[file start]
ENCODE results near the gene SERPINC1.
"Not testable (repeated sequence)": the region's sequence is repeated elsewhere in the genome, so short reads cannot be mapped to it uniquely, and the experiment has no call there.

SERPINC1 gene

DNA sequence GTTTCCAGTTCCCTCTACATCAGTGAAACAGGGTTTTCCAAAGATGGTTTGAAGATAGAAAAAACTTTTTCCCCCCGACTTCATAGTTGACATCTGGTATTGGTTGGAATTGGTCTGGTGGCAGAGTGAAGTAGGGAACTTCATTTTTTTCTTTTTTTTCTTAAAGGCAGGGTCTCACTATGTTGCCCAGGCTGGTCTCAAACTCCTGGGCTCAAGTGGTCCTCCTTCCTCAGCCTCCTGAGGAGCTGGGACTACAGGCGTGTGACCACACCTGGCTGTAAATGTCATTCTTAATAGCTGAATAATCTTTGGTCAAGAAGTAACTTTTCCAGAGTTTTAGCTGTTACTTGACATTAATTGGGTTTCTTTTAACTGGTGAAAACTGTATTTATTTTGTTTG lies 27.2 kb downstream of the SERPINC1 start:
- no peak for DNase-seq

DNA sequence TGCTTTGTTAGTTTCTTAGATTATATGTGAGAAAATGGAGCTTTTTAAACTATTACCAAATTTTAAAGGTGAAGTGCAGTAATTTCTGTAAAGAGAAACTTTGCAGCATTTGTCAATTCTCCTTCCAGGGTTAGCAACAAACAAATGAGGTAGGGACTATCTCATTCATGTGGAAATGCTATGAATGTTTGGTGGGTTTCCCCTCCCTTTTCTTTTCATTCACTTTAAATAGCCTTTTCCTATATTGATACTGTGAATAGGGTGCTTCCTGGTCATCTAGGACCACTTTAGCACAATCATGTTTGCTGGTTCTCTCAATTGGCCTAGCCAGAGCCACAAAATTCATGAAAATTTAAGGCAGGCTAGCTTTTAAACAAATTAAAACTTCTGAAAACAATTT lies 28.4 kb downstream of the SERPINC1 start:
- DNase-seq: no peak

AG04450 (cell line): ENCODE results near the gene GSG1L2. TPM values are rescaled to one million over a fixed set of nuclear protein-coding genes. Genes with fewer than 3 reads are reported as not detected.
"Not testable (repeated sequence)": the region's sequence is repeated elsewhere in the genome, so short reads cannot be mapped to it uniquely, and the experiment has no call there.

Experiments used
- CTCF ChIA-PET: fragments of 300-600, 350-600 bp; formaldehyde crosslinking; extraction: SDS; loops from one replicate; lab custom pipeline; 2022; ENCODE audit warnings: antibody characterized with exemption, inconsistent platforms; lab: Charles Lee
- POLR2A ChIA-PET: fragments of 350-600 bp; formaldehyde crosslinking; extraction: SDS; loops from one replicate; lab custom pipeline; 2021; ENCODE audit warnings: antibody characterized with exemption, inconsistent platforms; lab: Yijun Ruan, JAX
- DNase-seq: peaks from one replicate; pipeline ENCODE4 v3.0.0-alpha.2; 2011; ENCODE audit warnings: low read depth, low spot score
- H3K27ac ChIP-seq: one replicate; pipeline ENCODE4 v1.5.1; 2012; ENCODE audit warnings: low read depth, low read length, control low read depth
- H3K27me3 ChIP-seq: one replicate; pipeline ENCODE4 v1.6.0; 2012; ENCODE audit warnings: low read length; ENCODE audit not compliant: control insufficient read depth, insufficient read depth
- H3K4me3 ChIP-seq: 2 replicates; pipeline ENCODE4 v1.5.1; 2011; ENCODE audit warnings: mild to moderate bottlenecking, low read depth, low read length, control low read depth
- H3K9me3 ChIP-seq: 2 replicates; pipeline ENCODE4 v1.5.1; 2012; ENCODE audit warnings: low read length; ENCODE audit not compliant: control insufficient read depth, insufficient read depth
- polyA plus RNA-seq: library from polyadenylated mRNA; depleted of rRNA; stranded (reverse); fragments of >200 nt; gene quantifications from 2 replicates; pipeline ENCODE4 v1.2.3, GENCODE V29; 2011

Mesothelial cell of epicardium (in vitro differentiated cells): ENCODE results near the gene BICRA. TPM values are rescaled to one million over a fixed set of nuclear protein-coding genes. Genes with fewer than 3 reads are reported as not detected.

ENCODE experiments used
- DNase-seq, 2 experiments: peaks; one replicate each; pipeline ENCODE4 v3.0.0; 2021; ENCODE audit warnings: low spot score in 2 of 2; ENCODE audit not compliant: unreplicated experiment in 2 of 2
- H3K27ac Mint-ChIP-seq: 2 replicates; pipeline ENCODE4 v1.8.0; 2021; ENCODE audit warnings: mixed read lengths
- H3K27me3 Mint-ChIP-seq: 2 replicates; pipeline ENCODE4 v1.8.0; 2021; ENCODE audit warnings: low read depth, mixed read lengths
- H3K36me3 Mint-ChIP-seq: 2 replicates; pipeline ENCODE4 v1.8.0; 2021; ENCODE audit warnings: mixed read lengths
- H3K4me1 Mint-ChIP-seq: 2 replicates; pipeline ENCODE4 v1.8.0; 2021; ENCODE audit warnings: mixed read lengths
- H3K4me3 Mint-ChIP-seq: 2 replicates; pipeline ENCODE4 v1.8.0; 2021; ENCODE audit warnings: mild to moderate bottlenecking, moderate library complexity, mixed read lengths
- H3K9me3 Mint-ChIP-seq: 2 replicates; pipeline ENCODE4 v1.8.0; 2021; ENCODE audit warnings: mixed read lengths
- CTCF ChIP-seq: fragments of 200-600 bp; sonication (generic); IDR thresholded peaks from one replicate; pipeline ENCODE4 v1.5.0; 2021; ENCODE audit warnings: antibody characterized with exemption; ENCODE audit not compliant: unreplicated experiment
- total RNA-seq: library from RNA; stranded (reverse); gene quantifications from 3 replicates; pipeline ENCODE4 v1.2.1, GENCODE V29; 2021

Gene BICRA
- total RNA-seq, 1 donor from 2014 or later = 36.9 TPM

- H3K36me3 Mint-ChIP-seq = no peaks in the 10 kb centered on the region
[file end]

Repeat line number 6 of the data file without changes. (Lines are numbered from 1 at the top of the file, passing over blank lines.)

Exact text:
DNA sequence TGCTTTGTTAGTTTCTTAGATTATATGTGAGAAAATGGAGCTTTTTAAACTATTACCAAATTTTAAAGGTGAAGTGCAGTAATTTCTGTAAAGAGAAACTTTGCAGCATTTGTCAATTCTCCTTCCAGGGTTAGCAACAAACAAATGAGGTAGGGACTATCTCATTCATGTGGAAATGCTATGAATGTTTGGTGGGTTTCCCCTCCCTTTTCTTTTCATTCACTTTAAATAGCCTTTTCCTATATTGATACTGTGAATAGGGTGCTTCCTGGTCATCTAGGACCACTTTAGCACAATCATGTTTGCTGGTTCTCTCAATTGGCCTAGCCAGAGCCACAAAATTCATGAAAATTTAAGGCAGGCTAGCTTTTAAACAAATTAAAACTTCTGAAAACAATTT lies 28.4 kb downstream of the SERPINC1 start: